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Cook optimistic delayed season won't mean changes to NU's talented senior class

Cook optimistic delayed season won't mean changes to NU's talented senior class

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Nebraska's Lauren Stivrins attempts to block a hit from Missouri's Tyanna Omazic at the Bob Devaney Sports Center Saturday, December 07, 2019.

A significant part of the high expectations for the Nebraska volleyball team this season had to do with its four seniors.

Lauren Stivrins and Lexi Sun are All-Americans, Jazz Sweet is a three-year starter and Hayley Densberger has been a key contributor as a serving specialist.

But for now their senior seasons are on hold after the Big Ten Conference decided this week to postpone fall sports due to the nationwide health crisis.

Instead of sulking about postponed volleyball season, Cook working on plan for spring

Big Ten postponing football, other fall sports; NU leaders say they are ‘very disappointed’ in decision

The Big Ten said in a statement that competing in the spring remains “a possibility.” Nebraska coach John Cook hopes the major health and financial challenges in college athletics can be overcome to make that happen, and he and the other league coaches have already drafted a plan for how the season can be played in the spring.

Otherwise, if the Huskers don’t play again until August 2021, Nebraska will have gone about 20 months without playing a match.

With each semester that passes, it’s possible that Nebraska could have a player graduate and choose to move on. And Stivrins, Sun and Sweet should have opportunities to play professionally after college.

Right now none of Nebraska’s seniors has graduated, or will this summer.

Sun, Sweet and Densberger haven’t redshirted and would be in their fifth year, while Stivrins had a redshirt year in 2016 and would be in her sixth year in college.

Does Cook think they’ll lose any seniors if the Huskers don’t play until next fall?

“I don’t know, but I don’t think so,” said Cook to the Journal Star on Monday. “I think our team, based on the four days that we trained, they really like each other and they’re having fun. And I think they think we can be pretty good.”

If the spring volleyball season doesn’t happen, the NCAA would have to rule on eligibility and scholarship limits, but it’s expected that seniors could return, similar to what happened with the canceled spring sports. Then Nebraska would have to decide if it will allow seniors to return and provide scholarships.

At that point Nebraska would have an extremely large and talented roster. The Huskers are set to have six high school players join the team in 2021. The class has each of the top three recruits nationally in the 2021 recruiting class — Kennedi Orr, Lindsay Krause and Ally Batenhorst — and should be the No. 1 recruiting class in the country.

Some of the concerns about potentially playing college football in the spring is that there wouldn’t be time for the players to recover physically between the end of the spring season and the start of the 2021 fall season.

Cook understands that concern, but says he’s not worried about playing two seasons close together because the sport doesn’t have as much contact as football.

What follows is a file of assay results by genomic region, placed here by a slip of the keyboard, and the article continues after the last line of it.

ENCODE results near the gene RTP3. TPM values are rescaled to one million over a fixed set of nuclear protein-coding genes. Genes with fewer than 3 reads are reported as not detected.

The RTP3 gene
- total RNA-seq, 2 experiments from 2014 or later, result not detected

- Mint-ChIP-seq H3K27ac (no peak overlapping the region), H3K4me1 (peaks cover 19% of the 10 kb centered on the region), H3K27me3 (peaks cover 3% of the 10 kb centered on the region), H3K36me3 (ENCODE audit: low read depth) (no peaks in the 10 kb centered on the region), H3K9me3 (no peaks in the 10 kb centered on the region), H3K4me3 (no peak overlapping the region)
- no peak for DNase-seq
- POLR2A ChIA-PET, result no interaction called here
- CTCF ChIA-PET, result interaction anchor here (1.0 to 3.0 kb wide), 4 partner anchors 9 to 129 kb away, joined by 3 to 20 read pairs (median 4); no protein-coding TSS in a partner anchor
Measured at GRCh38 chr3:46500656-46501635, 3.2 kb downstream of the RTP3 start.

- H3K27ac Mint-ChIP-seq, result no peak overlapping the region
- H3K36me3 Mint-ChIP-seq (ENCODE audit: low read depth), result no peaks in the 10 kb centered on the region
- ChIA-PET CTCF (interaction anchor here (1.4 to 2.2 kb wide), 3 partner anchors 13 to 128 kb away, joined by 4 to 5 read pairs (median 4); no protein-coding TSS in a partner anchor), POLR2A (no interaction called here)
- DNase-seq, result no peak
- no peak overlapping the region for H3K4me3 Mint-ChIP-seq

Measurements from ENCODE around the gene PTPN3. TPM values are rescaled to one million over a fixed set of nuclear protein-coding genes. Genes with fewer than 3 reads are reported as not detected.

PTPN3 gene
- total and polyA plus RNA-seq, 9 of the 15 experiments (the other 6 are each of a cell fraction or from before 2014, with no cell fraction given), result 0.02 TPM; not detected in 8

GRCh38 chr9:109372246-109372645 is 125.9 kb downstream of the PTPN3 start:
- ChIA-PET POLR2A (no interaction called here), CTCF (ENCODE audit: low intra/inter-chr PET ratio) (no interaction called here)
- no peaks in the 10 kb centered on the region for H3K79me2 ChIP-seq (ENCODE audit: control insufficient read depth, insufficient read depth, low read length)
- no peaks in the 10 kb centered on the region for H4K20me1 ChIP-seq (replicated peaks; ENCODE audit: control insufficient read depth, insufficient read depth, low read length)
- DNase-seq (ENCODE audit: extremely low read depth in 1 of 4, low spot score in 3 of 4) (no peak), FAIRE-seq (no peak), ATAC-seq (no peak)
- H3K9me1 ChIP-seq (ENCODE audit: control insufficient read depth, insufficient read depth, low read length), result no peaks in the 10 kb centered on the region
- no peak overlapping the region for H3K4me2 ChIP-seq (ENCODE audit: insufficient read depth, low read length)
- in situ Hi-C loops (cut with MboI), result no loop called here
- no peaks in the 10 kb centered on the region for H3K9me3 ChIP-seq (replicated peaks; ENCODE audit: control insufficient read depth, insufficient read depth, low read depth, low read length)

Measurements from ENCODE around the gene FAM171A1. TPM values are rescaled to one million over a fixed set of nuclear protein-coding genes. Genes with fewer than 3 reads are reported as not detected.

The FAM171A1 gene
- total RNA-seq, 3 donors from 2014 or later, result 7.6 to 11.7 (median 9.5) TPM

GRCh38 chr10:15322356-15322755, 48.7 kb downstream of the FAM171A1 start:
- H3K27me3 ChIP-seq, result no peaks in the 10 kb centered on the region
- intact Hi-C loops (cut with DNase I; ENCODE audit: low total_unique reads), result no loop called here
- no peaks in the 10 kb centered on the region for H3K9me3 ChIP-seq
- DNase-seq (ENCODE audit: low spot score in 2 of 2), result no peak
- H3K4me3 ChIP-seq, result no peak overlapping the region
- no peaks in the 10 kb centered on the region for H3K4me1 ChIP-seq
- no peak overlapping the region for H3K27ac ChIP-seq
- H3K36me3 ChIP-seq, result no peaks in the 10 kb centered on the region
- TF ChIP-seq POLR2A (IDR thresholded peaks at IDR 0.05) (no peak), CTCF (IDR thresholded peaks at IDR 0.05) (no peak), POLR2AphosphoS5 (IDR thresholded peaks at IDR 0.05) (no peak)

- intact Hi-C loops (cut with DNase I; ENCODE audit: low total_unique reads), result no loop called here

“No problem with that,” Cook said. “And I think actually volleyball players could have some summer off, which would be a first.”

Nebraska began practice last week and had four practices before the season was postponed.

“We got a pretty veteran team, so we were playing at a high level for the first four days and they were very excited to be in there and it was great,” Cook said.

But for now Cook says the Huskers won’t practice. Nebraska had been in summer strength and conditioning workouts and player-led practices for about two months.

“We’re going to give them some time off, because if we’re going to practice all fall they need a break because they’ve been going all summer,” Cook said.

After the volleyball program gets more details on how it can practice in the fall, and classes start at UNL, they’ll regroup.

“Right now there is a lot of unknowns,” Cook said. “Everyone is sick of guessing, and doing this and doing that. At least we know now we got a shot in the spring, and let’s wait and see what works out and try and make that happen.”

Cook says he hasn’t felt any greater reliance on NU football program over the past few months as questions mounted about the impact lost football revenue could have on college athletics.

While the Husker volleyball program has generated enough revenue to cover its expenses, but that may not have happened with reduced seating capacity due to COVID-19. The largest percentage of revenue for Nebraska Athletics comes from football, and that’s helped Nebraska volleyball start a beach volleyball team and increase coaching salaries in recent years.

“I’ve always felt how important football is,” Cook said. “This doesn’t feel any different for me. I’ve always known that, and that’s why we’ve tried to be a self-supportive sport and moved (to a larger arena to achieve that). I know football is really, really important, and it’s going to be really hard.”

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“Both communities, both schools, both student bodies look forward to playing that football game,” KHS football coach Brandon Cool said. “For us to lose a big rivalry game like that is tough to swallow.”

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